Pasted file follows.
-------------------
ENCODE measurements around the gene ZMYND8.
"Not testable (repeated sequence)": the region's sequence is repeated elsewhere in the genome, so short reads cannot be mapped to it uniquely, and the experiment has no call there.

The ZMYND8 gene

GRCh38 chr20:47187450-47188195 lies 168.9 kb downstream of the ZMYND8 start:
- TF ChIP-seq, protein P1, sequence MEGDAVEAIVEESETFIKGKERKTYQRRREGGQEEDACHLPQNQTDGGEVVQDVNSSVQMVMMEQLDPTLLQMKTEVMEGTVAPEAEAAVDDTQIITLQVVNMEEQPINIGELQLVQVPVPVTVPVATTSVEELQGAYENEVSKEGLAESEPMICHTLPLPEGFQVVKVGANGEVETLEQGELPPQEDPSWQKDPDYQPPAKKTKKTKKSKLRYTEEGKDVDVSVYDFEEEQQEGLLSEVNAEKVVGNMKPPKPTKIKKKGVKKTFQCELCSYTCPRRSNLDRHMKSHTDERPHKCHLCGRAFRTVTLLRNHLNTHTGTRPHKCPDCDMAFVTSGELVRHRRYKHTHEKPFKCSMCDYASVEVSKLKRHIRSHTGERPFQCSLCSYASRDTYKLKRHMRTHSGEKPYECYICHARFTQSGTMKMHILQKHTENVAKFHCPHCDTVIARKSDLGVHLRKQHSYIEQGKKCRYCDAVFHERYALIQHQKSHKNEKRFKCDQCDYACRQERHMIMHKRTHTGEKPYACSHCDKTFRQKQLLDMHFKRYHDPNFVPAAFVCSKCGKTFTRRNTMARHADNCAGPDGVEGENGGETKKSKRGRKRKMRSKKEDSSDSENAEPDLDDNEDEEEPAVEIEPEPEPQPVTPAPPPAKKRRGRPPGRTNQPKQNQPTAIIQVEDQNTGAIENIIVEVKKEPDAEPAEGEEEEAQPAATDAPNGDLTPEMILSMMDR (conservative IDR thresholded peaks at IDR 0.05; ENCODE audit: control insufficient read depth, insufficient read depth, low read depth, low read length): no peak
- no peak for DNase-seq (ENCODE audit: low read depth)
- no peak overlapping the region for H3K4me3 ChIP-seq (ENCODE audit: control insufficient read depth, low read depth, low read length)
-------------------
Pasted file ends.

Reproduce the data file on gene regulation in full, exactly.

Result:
ENCODE measurements around the gene ZMYND8.
"Not testable (repeated sequence)": the region's sequence is repeated elsewhere in the genome, so short reads cannot be mapped to it uniquely, and the experiment has no call there.

The ZMYND8 gene

GRCh38 chr20:47187450-47188195 lies 168.9 kb downstream of the ZMYND8 start:
- TF ChIP-seq, protein P1, sequence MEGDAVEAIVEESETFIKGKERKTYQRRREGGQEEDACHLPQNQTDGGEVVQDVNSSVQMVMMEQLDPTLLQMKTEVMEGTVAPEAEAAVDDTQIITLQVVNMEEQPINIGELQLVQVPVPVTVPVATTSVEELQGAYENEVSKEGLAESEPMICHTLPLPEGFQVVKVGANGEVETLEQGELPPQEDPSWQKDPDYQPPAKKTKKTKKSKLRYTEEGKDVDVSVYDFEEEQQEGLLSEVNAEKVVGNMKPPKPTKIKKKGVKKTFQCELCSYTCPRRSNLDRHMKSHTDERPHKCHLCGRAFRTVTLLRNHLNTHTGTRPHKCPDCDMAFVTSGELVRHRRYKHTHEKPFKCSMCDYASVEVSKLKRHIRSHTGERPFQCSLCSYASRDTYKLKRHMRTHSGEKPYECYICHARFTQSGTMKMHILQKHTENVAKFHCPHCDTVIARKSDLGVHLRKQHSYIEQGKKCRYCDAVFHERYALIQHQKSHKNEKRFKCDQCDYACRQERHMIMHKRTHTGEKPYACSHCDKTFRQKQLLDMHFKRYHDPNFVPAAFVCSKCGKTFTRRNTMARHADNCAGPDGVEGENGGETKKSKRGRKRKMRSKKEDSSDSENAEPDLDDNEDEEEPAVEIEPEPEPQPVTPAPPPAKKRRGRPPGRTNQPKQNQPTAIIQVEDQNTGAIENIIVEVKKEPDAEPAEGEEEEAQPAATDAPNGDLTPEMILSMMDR (conservative IDR thresholded peaks at IDR 0.05; ENCODE audit: control insufficient read depth, insufficient read depth, low read depth, low read length): no peak
- no peak for DNase-seq (ENCODE audit: low read depth)
- no peak overlapping the region for H3K4me3 ChIP-seq (ENCODE audit: control insufficient read depth, low read depth, low read length)